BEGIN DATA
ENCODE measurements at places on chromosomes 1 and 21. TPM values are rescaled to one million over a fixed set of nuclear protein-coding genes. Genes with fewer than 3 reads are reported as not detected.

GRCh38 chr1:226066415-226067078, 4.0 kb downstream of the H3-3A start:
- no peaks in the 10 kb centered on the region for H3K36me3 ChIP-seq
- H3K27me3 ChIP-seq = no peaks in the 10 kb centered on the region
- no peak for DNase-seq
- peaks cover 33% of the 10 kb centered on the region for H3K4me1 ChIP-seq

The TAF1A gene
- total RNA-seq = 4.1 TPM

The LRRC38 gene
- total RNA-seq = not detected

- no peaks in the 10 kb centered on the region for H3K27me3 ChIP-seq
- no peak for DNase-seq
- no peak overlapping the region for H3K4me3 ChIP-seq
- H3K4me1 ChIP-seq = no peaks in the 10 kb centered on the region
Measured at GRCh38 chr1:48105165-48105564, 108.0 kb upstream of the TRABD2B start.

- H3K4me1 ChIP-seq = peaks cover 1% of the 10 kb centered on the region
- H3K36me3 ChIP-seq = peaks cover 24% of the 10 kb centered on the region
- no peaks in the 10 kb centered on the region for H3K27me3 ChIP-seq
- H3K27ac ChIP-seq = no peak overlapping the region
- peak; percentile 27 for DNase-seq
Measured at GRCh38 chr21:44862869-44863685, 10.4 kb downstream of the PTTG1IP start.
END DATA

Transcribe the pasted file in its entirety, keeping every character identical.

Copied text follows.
ENCODE measurements at places on chromosomes 1 and 21. TPM values are rescaled to one million over a fixed set of nuclear protein-coding genes. Genes with fewer than 3 reads are reported as not detected.

GRCh38 chr1:226066415-226067078, 4.0 kb downstream of the H3-3A start:
- no peaks in the 10 kb centered on the region for H3K36me3 ChIP-seq
- H3K27me3 ChIP-seq = no peaks in the 10 kb centered on the region
- no peak for DNase-seq
- peaks cover 33% of the 10 kb centered on the region for H3K4me1 ChIP-seq

The TAF1A gene
- total RNA-seq = 4.1 TPM

The LRRC38 gene
- total RNA-seq = not detected

- no peaks in the 10 kb centered on the region for H3K27me3 ChIP-seq
- no peak for DNase-seq
- no peak overlapping the region for H3K4me3 ChIP-seq
- H3K4me1 ChIP-seq = no peaks in the 10 kb centered on the region
Measured at GRCh38 chr1:48105165-48105564, 108.0 kb upstream of the TRABD2B start.

- H3K4me1 ChIP-seq = peaks cover 1% of the 10 kb centered on the region
- H3K36me3 ChIP-seq = peaks cover 24% of the 10 kb centered on the region
- no peaks in the 10 kb centered on the region for H3K27me3 ChIP-seq
- H3K27ac ChIP-seq = no peak overlapping the region
- peak; percentile 27 for DNase-seq
Measured at GRCh38 chr21:44862869-44863685, 10.4 kb downstream of the PTTG1IP start.